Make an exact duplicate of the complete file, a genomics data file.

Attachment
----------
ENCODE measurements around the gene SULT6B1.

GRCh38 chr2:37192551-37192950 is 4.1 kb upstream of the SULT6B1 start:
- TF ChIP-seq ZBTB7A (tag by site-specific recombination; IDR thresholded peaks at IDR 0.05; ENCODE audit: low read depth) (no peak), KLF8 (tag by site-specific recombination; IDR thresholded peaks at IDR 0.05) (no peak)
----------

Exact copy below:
ENCODE measurements around the gene SULT6B1.

GRCh38 chr2:37192551-37192950 is 4.1 kb upstream of the SULT6B1 start:
- TF ChIP-seq ZBTB7A (tag by site-specific recombination; IDR thresholded peaks at IDR 0.05; ENCODE audit: low read depth) (no peak), KLF8 (tag by site-specific recombination; IDR thresholded peaks at IDR 0.05) (no peak)